Wednesday, January 1, 2020


Kelly Reichardt has made one of the better buddy crime dramedies in recent years (the film hasn’t really been marketed as such but I assure you that First Cow is absolutely a partners-in-crime story that’s also about class, chance encounters and the importance of friendship). Anyone familiar with me, my taste & this blog should know that I am pretty biased towards Reichardt's filmography. So in order to show that my enjoyment of this movie was genuine, let me start this review by saying that – in my personal opinion – First Cow takes a while to get to something. 30 minutes to be exact (I'm pointing out some of the mildly negative qualities to show I'm not completely  biased). Normally I don’t mind movies taking their time (especially in the case of Kelly Reichardt). But unlike Old Joy, Certain Women, Wendy & Lucy and the rest of her work, I found myself drifting off and losing my patience in the beginning of First Cow. But the thing is - we need those first 30 minutes in order to establish some important seeds that grow and show up later in the movie.
I was also a little pessimistic because Reichardt's latest kind of travels down the same lane as Meek’s Cuttoff which is my least favorite Reichardt film (I know I’m in the minority on that one because most folks seem to think that's her best film).
Once the movie picks up speed it becomes an excellent story that mixes comedy, drama and elements concerning the "haves" versus the "have-nots" (First Cow fits right alongside recent films like Parasite & Slack Bay). The story concerns two former gold prospectors ("Cookie" & "King") who come up with a somewhat risky hustle to make some quick cash. Like most stories concerning criminals – things go great at first but after they get too comfortable with their minor criminal exploits, they get sloppy and things eventually fall apart...

Kelly Reichardt (a woman) understands men to a certain degree in a way some other filmmakers don't. I know that may sound like a basic compliment/requirement but some filmmakers don’t really get the opposite sex they're exploring. It goes without saying – and there are tons of examples – but quite a few male filmmakers don’t understand women (history has shown us this). And it works both ways. Not all women understand men. Any rational person would/should agree with that. While we are equal at the end of the day, men and women are still different. Especially when it comes to same same-sex friendships. I find it fascinating how well Kelly Reichardt gets & understands male friendships (this is her second mostly all-male film after Old Joy which shares some of the same basic skeletal similarities as it pertains to male bonding & male closeness). Kelly Reichardt’s female-driven exploration of male bonding is kind of reminiscent of Claire Denis’s male driven work like Beau Travail or 35 Shots Of Rum.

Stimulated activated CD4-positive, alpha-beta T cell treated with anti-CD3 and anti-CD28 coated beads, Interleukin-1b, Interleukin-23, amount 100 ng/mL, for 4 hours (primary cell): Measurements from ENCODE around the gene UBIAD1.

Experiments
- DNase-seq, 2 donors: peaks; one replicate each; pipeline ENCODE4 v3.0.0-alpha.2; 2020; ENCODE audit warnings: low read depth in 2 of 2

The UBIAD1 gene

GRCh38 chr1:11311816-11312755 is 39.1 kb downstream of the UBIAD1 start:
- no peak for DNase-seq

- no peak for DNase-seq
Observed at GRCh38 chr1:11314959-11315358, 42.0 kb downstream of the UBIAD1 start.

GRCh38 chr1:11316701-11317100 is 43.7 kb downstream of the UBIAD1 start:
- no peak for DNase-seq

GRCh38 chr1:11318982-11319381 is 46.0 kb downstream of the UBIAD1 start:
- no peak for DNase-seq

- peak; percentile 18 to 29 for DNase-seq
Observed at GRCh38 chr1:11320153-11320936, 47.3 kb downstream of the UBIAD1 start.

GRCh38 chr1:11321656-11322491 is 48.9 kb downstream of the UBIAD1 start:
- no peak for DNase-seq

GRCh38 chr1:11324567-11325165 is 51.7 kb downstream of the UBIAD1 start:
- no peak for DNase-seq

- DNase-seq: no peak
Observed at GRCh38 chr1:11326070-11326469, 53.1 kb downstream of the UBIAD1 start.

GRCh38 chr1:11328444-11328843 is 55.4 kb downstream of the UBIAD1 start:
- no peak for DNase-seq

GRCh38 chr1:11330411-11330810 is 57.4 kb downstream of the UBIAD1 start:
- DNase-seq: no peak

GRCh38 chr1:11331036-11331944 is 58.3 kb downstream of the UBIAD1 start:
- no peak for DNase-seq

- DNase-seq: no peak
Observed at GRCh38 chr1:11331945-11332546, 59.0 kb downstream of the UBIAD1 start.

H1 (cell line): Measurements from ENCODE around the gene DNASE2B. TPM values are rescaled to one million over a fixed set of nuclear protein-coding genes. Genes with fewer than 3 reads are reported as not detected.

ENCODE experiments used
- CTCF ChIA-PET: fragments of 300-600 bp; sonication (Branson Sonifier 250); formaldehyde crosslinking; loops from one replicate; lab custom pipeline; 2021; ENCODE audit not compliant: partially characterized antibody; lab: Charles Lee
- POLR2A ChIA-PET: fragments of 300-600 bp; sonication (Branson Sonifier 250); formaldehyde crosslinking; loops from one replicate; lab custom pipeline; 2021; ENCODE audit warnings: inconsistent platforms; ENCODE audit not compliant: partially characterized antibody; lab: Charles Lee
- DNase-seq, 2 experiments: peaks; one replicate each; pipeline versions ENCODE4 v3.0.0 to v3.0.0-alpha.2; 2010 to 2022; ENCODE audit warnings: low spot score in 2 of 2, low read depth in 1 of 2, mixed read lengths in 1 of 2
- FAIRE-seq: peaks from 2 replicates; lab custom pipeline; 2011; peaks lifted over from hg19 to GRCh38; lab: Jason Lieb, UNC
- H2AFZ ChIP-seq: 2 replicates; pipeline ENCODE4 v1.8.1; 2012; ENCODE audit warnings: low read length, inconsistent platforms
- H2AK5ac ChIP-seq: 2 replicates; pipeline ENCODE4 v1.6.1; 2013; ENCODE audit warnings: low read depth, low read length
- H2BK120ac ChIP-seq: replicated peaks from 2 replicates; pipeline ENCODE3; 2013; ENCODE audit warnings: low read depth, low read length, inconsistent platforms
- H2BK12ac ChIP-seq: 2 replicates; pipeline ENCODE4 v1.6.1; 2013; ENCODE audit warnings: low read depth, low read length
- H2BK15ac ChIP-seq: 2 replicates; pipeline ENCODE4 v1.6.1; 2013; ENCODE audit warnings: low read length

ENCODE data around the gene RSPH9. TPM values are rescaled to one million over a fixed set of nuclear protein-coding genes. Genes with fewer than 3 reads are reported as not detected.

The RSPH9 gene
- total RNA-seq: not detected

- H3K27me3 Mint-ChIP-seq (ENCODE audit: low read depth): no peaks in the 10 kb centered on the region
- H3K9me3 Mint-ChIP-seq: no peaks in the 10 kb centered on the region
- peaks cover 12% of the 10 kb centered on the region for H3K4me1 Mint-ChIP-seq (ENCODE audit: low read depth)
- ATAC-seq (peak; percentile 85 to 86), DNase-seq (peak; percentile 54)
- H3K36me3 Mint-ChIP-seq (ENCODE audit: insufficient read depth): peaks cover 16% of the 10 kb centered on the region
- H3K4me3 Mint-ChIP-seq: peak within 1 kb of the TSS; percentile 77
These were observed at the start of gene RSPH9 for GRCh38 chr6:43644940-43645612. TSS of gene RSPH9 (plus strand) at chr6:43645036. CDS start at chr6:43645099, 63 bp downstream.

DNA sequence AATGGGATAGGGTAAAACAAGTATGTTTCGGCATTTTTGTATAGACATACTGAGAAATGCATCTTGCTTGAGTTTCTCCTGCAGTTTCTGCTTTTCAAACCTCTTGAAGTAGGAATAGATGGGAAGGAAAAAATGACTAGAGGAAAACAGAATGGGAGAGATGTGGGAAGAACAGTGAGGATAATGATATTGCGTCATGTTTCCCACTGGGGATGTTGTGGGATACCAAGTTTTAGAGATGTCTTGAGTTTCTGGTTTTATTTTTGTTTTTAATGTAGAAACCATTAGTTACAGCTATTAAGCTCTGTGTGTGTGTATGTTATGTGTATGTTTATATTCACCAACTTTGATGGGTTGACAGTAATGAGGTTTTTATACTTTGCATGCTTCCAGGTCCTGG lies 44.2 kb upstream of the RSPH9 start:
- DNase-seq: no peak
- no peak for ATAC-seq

First Cow isn’t the typical male bonding story between “tough guys” or alpha males trying to establish dominance between each other. Neither Cookie or King are tough alpha males (in fact, Cookie is quite passive & submissive while King is a sneaky and a little secretive). They're both kind of wimpy (and a little cowardly). But they're likeable wimps.
They're also smart (until they aren’t). At the end of the day their joint hustle is meant to make as much money as possible so they can have a better life, but they’re also fully aware of the dynamics and the social structure around them. They’re poor and the person they are stealing from in order to run/fund their business/hustle is rich. Midway in to the movie there are lines of dialogue that seem to suggest they’re taking a little bit of pleasure in stealing from the rich establishment that has its foot on their neck.
This angle is another reason why I appreciate First Cow so much. I almost hate what I’m about to sat but - now more than ever, most films seem to be a response to the current climate surrounding us (Donald Trump, race, the imbalance of wealth, etc). And even when they aren’t – a lot of critics force movies to represent something that they don’t (everything isn't a response to Donald Trump or #MeToo). Instead of being completely on the nose and obvious with her politics & beliefs, Kelly Reichardt relies on her ability to convey subtlety. Certain elements within First Cow relate to today but that’s not the point of the movie. 

Obviously First Cow wont get the same kind of release as other bigger studio films but if it opens near you I encourage you all to seek this out as it could easily get swallowed up and forgotten about in the early part of the year. It also doesn't hurt to support a sometimes unsung veteran female filmmaker who helped to carve a path for others to follow after her. I’ve come to the conclusion that when audiences complain about the lack of female-driven films, they really just want carbon copies of Patty Jenkins, Ava Duvernay & Greta Gerwig and nothing outside of those wheelhouses. Reichardt has been making films for close to three decades and her 2016 film, Certain Women, broke a personal box-office best for her and I saw little to no celebration for that.
I don't mean to dismiss the Wonder Womans & Captain Marvels but there has to be room The Certain Womens & First Cows as well.


Related Posts Plugin for WordPress, Blogger...